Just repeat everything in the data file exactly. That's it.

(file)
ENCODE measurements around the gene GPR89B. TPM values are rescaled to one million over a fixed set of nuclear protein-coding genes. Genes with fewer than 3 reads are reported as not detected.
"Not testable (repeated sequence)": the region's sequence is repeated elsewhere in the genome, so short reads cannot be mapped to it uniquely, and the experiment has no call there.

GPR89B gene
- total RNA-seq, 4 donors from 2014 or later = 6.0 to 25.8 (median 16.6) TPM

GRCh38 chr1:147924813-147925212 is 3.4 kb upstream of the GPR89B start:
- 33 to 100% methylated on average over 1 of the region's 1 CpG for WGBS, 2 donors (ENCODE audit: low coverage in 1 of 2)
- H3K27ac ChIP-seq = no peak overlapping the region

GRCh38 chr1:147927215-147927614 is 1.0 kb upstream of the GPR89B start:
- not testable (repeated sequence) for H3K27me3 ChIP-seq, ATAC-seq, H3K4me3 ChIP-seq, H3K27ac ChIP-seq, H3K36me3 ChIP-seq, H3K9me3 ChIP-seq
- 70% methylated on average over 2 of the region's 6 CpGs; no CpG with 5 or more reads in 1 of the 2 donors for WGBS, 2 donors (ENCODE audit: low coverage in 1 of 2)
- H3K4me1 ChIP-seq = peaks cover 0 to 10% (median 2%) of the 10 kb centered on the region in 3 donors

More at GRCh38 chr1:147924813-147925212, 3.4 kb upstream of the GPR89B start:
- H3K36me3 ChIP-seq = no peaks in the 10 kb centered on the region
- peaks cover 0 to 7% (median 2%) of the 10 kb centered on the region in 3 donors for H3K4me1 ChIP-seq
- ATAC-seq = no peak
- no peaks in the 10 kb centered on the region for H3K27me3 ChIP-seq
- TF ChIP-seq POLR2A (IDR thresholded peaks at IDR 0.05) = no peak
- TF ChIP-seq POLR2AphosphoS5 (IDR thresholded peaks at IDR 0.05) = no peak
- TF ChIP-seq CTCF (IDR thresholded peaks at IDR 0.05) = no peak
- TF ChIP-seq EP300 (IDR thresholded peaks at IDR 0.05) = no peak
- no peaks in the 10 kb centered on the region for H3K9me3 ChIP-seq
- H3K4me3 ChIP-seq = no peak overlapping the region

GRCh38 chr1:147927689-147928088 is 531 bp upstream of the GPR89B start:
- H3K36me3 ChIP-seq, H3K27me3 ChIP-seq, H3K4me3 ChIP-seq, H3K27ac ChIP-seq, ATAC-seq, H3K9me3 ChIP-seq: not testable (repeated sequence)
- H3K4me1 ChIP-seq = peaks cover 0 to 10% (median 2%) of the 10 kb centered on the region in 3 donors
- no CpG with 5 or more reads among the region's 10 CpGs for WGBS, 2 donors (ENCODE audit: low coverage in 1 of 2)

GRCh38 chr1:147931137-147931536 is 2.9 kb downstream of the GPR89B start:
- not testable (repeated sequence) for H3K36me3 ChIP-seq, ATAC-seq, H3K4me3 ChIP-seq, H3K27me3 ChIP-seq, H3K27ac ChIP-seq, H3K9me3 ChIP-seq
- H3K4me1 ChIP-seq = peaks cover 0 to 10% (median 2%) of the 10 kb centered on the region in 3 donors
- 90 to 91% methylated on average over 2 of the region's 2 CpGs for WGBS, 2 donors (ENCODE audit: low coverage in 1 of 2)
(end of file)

ENCODE measurements around the gene GPR89B. TPM values are rescaled to one million over a fixed set of nuclear protein-coding genes. Genes with fewer than 3 reads are reported as not detected.
"Not testable (repeated sequence)": the region's sequence is repeated elsewhere in the genome, so short reads cannot be mapped to it uniquely, and the experiment has no call there.

GPR89B gene
- total RNA-seq, 4 donors from 2014 or later = 6.0 to 25.8 (median 16.6) TPM

GRCh38 chr1:147924813-147925212 is 3.4 kb upstream of the GPR89B start:
- 33 to 100% methylated on average over 1 of the region's 1 CpG for WGBS, 2 donors (ENCODE audit: low coverage in 1 of 2)
- H3K27ac ChIP-seq = no peak overlapping the region

GRCh38 chr1:147927215-147927614 is 1.0 kb upstream of the GPR89B start:
- not testable (repeated sequence) for H3K27me3 ChIP-seq, ATAC-seq, H3K4me3 ChIP-seq, H3K27ac ChIP-seq, H3K36me3 ChIP-seq, H3K9me3 ChIP-seq
- 70% methylated on average over 2 of the region's 6 CpGs; no CpG with 5 or more reads in 1 of the 2 donors for WGBS, 2 donors (ENCODE audit: low coverage in 1 of 2)
- H3K4me1 ChIP-seq = peaks cover 0 to 10% (median 2%) of the 10 kb centered on the region in 3 donors

More at GRCh38 chr1:147924813-147925212, 3.4 kb upstream of the GPR89B start:
- H3K36me3 ChIP-seq = no peaks in the 10 kb centered on the region
- peaks cover 0 to 7% (median 2%) of the 10 kb centered on the region in 3 donors for H3K4me1 ChIP-seq
- ATAC-seq = no peak
- no peaks in the 10 kb centered on the region for H3K27me3 ChIP-seq
- TF ChIP-seq POLR2A (IDR thresholded peaks at IDR 0.05) = no peak
- TF ChIP-seq POLR2AphosphoS5 (IDR thresholded peaks at IDR 0.05) = no peak
- TF ChIP-seq CTCF (IDR thresholded peaks at IDR 0.05) = no peak
- TF ChIP-seq EP300 (IDR thresholded peaks at IDR 0.05) = no peak
- no peaks in the 10 kb centered on the region for H3K9me3 ChIP-seq
- H3K4me3 ChIP-seq = no peak overlapping the region

GRCh38 chr1:147927689-147928088 is 531 bp upstream of the GPR89B start:
- H3K36me3 ChIP-seq, H3K27me3 ChIP-seq, H3K4me3 ChIP-seq, H3K27ac ChIP-seq, ATAC-seq, H3K9me3 ChIP-seq: not testable (repeated sequence)
- H3K4me1 ChIP-seq = peaks cover 0 to 10% (median 2%) of the 10 kb centered on the region in 3 donors
- no CpG with 5 or more reads among the region's 10 CpGs for WGBS, 2 donors (ENCODE audit: low coverage in 1 of 2)

GRCh38 chr1:147931137-147931536 is 2.9 kb downstream of the GPR89B start:
- not testable (repeated sequence) for H3K36me3 ChIP-seq, ATAC-seq, H3K4me3 ChIP-seq, H3K27me3 ChIP-seq, H3K27ac ChIP-seq, H3K9me3 ChIP-seq
- H3K4me1 ChIP-seq = peaks cover 0 to 10% (median 2%) of the 10 kb centered on the region in 3 donors
- 90 to 91% methylated on average over 2 of the region's 2 CpGs for WGBS, 2 donors (ENCODE audit: low coverage in 1 of 2)